France’s leading presidential candidate starkly contrasts with the political leadership of most European Union (EU) member nations.
Francois Fillon won the center-right party primary Sunday, indicating the party’s embrace of a harder line on immigration and improving relations with Russia. Fillon also pledged to impose “strict administrative control” over Islam, in response to terror attacks plaguing France since 2015.
While Fillon favors France remaining in the EU, his other policy positions significantly differ with the policies and positions of other EU nations. Fillon’s proposal on countering Islamic extremism in France revolves around a partnership with Russia. He has likened radical Islam to “totalitarianism like the Nazis” stressing that Christians in France “don’t denounce the values of the Republic.”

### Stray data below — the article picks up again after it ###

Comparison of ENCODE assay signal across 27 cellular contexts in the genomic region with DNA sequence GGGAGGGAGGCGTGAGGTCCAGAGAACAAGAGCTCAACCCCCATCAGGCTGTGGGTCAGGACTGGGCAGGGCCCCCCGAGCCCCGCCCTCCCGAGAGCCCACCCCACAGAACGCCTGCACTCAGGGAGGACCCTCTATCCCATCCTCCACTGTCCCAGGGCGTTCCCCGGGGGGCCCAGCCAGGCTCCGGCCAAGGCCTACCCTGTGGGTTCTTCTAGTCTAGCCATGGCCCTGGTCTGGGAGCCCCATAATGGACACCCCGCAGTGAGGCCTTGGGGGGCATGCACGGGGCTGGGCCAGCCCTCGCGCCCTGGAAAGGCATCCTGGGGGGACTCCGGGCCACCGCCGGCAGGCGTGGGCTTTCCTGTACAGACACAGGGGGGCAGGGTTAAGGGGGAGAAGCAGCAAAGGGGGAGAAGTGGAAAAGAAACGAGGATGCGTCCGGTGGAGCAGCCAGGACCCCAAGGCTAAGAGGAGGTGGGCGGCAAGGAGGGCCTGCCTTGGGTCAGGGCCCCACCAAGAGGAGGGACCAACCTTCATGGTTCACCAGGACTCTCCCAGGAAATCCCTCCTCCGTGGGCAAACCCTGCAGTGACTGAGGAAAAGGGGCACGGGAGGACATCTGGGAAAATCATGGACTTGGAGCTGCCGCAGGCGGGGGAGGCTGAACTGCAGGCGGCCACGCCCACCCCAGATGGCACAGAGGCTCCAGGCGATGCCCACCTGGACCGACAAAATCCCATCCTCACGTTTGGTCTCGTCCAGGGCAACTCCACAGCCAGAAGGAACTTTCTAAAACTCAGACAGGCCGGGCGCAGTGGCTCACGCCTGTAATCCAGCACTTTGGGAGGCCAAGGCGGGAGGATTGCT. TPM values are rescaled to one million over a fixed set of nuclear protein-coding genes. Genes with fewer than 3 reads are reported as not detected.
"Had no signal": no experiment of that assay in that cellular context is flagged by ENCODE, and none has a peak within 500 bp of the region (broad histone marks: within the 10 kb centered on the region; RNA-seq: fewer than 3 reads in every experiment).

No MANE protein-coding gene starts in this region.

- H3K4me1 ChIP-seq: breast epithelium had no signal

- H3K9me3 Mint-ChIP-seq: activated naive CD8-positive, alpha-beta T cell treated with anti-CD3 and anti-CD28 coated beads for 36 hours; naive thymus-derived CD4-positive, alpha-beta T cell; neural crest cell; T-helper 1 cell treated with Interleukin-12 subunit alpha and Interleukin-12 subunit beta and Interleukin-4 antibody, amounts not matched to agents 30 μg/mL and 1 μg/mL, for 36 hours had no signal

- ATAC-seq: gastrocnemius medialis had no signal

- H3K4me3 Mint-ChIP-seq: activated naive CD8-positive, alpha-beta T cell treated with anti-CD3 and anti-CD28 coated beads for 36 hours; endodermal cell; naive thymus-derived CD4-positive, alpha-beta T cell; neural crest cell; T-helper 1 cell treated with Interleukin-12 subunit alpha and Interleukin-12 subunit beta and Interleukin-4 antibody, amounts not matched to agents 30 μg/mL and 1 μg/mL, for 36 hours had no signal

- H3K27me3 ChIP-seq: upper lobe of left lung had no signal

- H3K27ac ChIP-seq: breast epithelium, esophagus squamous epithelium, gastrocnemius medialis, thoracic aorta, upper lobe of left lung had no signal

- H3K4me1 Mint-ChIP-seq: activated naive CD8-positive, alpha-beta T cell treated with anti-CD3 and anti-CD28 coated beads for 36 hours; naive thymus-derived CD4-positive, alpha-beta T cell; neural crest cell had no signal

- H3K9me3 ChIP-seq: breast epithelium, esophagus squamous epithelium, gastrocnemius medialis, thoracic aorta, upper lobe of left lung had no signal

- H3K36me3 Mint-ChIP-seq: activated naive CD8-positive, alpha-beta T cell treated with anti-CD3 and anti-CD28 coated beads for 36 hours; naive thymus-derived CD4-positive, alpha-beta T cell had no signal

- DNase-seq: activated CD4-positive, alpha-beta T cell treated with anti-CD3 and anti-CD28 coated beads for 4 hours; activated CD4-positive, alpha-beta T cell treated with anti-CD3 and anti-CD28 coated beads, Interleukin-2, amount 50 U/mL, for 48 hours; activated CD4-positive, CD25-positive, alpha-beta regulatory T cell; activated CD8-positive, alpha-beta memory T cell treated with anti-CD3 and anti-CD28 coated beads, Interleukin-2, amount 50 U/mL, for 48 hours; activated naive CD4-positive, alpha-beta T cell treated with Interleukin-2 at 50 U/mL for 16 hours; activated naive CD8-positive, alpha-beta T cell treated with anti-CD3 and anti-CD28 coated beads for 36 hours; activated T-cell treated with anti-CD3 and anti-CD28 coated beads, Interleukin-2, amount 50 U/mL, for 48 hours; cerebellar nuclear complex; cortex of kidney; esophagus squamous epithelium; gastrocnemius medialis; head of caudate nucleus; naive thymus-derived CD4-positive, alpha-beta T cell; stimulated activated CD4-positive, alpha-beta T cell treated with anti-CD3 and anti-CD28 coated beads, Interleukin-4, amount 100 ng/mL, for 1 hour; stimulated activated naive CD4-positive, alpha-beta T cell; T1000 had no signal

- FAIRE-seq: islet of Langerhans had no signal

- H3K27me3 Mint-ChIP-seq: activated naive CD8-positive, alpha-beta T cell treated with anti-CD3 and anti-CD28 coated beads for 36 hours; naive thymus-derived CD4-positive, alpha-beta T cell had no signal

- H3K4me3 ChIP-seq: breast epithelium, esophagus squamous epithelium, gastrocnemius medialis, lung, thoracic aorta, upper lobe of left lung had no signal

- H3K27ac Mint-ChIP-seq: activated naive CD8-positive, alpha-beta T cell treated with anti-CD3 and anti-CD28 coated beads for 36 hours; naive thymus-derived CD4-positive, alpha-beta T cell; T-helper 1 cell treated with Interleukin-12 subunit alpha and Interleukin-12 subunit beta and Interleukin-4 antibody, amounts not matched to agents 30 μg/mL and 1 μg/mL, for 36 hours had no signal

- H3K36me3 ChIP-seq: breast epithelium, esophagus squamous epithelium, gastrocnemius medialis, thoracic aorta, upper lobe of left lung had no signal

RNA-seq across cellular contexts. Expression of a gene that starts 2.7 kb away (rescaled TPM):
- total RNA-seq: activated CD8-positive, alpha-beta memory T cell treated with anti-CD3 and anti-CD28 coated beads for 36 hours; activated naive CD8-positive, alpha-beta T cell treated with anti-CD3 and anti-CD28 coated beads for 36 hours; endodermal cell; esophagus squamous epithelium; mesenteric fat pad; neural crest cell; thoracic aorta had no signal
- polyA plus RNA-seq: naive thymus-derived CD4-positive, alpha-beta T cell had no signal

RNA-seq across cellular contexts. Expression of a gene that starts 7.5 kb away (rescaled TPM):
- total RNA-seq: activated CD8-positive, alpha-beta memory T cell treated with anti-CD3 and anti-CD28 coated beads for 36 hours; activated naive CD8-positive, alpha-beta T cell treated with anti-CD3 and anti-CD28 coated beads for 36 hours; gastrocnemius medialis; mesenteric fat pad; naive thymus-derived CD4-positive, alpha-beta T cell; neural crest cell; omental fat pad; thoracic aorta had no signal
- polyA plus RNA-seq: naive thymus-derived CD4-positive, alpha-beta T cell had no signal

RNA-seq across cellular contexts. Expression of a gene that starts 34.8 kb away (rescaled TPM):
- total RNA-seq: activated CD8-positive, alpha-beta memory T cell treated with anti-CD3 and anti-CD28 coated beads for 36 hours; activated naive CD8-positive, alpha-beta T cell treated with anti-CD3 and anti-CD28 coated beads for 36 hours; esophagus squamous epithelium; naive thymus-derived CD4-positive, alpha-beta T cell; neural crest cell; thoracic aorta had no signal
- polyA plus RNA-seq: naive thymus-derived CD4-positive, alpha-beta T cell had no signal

The EU extended sanctions against Russia in September over Russia’s illegal annexation of Crimea in 2014. The sanctions are set to expire in January, and will continue to be an ongoing foreign policy debate within the European bloc. Fillon is also likely to oppose any EU initiative to resettle refugees, championed by German Chancellor Angela Merkel.
Recent polling shows Fillon is the favored candidate, with current French President Francois Hollande at an approval rating of nearly 4 percent. A recent Harris interactive poll also found that Fillon would likely beat far-right candidate Marine Le Pen in the April 2017 election. Hollande has yet to indicate whether he will stand for another term, but his party is deeply damaged after his nearly five years in power marked by pervasive economic stagnation.
Hollande’s approval rating is particularly stunning given his historical popularity in France. He held a 63 percent approval rating in 2012, and stayed above 40 percent, even during the events surrounding al-Qaida’s attack on Charlie Hebdo, and the November, 2015, Islamic State attack in Paris. His current approval rating is the lowest recorded in the three decades.
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